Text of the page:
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Becoming a filmmaker means more than fame: 7 reasons why

Becoming a filmmaker has been attracting creative souls from all over the world for decades, making it not only one of the most profitable and well-established industries on earth but also one of the most loved, both by professionals and the public alike. 

What is your favorite movie? This is probably a question you’d ask your partner, friends, boss, or practically anyone you’d like to get to know better. Movies unite people of all ages, genders, and cultural backgrounds.

We laugh, and we cry at the cinema, we contemplate new ideas, and we discuss them later with friends and family. Movies can help us relax after a hard day at work and help us forget our worries. No wonder so many people at different stages of their lives have thought to themselves- how cool it would be to become a moviemaker. 

If you’ve ever caught yourself thinking about film-making and editing, read through this article. We have prepared the top 7 reasons to become a moviemaker. No doubt, these will inspire you to pursue your dream and make the best of your imagination. 

Reason Number 1: The Movie Business is the World’s Top-Selling Industry 

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According to Forbes, the film-making industry is making record profits, reaching 100 billion dollars in the year before the pandemic. The global box office brought in 42 billion dollars, and online movie platforms like Netflix and Amazon earned another 58 billion.

It is a very lively business, growing each year and bringing billions of dollars to moviemakers, directors, and editors around the globe.

This year, when the global economy suffered a massive blow with the beginning of the epidemiological situation, movie-making has managed to stay afloat, seeing a decline in profits projected to be fully compensated for by the end of the crisis.

Cinemas are presenting movies online, and digital platforms are struggling to keep up with the increased demand on their servers.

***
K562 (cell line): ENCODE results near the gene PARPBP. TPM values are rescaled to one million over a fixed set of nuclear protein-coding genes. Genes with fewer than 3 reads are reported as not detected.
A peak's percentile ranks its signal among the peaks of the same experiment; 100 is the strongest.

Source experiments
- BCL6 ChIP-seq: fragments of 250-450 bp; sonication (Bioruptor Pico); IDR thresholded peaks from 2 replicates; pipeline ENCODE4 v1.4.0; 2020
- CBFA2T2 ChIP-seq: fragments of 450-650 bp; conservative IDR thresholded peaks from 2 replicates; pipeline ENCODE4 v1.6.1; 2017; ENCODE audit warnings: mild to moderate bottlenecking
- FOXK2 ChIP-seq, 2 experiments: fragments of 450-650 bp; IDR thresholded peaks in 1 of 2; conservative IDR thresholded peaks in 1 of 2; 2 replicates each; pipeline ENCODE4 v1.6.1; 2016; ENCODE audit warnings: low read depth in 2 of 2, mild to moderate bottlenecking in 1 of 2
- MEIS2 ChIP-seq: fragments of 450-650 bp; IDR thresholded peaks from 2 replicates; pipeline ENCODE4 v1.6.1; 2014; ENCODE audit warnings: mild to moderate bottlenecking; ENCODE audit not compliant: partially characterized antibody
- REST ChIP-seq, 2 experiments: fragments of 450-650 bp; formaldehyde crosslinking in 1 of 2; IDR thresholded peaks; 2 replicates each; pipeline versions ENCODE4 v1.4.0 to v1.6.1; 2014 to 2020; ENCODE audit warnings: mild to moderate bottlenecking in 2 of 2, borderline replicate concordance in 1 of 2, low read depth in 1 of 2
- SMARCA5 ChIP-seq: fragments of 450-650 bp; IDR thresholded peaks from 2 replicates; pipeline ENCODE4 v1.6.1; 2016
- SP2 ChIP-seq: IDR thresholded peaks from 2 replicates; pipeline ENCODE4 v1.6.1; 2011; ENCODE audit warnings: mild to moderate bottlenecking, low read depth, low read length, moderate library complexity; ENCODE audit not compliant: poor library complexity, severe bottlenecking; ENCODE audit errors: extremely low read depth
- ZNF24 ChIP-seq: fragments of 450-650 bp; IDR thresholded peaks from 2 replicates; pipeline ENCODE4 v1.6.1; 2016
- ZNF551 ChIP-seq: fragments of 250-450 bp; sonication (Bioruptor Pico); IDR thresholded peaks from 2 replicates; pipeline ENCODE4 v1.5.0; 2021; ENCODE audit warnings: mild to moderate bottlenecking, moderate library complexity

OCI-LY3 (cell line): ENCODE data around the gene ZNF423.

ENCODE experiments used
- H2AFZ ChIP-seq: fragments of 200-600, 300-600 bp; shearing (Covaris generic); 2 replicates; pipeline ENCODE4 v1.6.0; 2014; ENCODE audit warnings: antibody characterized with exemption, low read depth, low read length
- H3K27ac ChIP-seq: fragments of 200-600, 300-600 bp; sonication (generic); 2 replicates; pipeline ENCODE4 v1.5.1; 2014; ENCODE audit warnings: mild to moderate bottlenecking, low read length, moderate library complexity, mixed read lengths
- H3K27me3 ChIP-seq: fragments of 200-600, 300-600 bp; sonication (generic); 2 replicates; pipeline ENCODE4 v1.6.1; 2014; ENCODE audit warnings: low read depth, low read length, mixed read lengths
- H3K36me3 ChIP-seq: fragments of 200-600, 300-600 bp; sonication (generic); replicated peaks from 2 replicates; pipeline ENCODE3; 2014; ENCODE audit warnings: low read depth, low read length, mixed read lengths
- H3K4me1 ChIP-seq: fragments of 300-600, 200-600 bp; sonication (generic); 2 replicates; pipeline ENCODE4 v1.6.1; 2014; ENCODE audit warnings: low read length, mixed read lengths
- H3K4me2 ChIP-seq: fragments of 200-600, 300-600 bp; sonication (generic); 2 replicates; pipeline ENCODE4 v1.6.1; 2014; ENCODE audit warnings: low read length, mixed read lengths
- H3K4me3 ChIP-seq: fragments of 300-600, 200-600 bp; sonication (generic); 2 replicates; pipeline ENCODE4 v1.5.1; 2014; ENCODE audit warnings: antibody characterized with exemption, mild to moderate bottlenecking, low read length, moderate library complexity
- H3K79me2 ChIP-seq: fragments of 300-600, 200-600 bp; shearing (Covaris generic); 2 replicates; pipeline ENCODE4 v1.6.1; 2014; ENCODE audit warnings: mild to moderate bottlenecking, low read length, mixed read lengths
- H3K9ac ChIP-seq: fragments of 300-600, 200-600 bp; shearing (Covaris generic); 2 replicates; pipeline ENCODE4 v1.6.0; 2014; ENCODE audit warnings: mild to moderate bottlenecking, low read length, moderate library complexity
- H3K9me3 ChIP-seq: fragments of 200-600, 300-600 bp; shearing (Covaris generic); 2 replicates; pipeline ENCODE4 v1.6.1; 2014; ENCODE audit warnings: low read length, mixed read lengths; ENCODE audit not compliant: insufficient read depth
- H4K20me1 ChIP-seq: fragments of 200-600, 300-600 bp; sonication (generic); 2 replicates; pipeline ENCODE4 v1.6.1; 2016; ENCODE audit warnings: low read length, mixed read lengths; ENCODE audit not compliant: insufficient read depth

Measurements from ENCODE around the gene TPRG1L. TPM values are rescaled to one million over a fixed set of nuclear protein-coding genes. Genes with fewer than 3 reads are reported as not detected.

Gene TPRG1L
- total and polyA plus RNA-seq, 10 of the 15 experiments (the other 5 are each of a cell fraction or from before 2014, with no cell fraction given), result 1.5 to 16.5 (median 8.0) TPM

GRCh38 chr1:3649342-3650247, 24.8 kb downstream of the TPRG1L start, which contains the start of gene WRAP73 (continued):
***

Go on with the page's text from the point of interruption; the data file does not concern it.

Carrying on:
The film industry never loses its relevance, not even in the hardest of times. It is still a great way to make money and become famous despite the obstacles.

Let’s take a look at some examples to prove this point. According to CNBC, James Cameron, whose movies include Avatar and Titanic, has a net worth of 670 million, and this is just the start of the rich list. Take a look at how much the world’s best-known moviemakers can make: 

  • Jeffrey Katzenberg, known for “The Lion King,” “Shrek,” “Aladdin,” “Beauty and the Beast,” and the “Little Mermaid,” has a net worth of 910 million dollars. 
  • Steven Spielberg, famous for “E.T.,” “Jaws,” Schindler’s List,” “Saving Private Ryan,” and many others, has a net worth of over 3.3 billion dollars. 
  • Arnon Milchan, who made “Pretty Woman,” “12 Years a Slave,” “Fight Club,” “Gone Girl,” “Birdman,” and “Mr. and Mrs. Smith,” has an estimated net worth of 5.2 billion dollars. 
  • George Lucas, whose films have been seen by practically every movie lover, has a net worth of 5.4 billion dollars. No surprise here, his movies such as “Star Wars” have become legendary. 

Reason Number 2: Filmmaking Has Never Been Easier Than Now 

If you’ve always dreamed of making movies but never known where to start, don’t worry. Thanks to new technology, movie-making has become incredibly accessible. Our advice to beginners is to experiment with video editing programs to help you explore your potential and create your first project.

The best example of such programs is Movavi software. Movavi can help you do video editing, converting, slideshows, and a broad range of special effects. Basically, everything you need to create a movie can now be found in one place. 

Even newbie filmmakers who are just starting to learn how to make a movie can create something special without expensive equipment or creative software.

There are also plenty of online courses to help gain skills and develop the necessary competencies to make their first movie. Coursera and Udemy are just two examples of such platforms. 

At Udemy, you can find a “Complete Filmmaker Guide: Become an Incredible Video Creator.” The course creators promise to teach you how to create videos from scratch, shoot and edit a project, and make the most of your talent. There’s a chance to learn the secrets of production and how to manage post-production effects. 

Even though an online course will never be a substitute for formal education and training, it can be a good starting point.